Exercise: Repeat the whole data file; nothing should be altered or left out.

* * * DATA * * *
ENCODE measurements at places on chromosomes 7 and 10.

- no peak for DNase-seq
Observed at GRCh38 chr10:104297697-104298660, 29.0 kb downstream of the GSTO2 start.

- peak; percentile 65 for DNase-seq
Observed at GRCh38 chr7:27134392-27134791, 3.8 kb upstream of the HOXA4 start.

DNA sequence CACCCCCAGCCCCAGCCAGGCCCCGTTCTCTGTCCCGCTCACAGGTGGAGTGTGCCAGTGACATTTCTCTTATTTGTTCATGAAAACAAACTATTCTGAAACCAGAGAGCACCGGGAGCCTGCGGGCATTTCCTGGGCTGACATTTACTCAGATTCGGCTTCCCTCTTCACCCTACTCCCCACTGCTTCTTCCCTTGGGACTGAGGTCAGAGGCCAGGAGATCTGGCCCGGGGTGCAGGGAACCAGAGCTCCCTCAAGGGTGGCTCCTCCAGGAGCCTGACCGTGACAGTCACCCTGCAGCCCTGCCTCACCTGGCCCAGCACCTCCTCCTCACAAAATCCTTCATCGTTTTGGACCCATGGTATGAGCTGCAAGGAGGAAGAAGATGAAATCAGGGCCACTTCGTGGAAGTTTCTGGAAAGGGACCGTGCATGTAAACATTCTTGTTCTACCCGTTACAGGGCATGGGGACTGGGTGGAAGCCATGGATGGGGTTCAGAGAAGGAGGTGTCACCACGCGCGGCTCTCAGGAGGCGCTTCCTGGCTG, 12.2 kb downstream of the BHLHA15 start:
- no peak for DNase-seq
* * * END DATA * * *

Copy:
ENCODE measurements at places on chromosomes 7 and 10.

- no peak for DNase-seq
Observed at GRCh38 chr10:104297697-104298660, 29.0 kb downstream of the GSTO2 start.

- peak; percentile 65 for DNase-seq
Observed at GRCh38 chr7:27134392-27134791, 3.8 kb upstream of the HOXA4 start.

DNA sequence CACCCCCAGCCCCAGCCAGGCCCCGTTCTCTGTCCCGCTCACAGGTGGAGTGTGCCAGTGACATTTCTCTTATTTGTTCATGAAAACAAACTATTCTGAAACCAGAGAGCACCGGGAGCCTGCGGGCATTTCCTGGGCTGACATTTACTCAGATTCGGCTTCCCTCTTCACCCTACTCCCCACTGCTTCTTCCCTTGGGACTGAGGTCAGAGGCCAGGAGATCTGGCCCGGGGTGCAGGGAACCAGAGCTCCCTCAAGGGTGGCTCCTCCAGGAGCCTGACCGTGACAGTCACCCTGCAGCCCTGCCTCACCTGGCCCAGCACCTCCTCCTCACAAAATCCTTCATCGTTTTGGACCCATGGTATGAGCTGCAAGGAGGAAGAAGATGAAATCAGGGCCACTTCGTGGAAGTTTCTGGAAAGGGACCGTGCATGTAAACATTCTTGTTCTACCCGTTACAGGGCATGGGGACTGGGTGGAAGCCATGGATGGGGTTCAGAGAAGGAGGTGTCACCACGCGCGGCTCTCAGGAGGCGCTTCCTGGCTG, 12.2 kb downstream of the BHLHA15 start:
- no peak for DNase-seq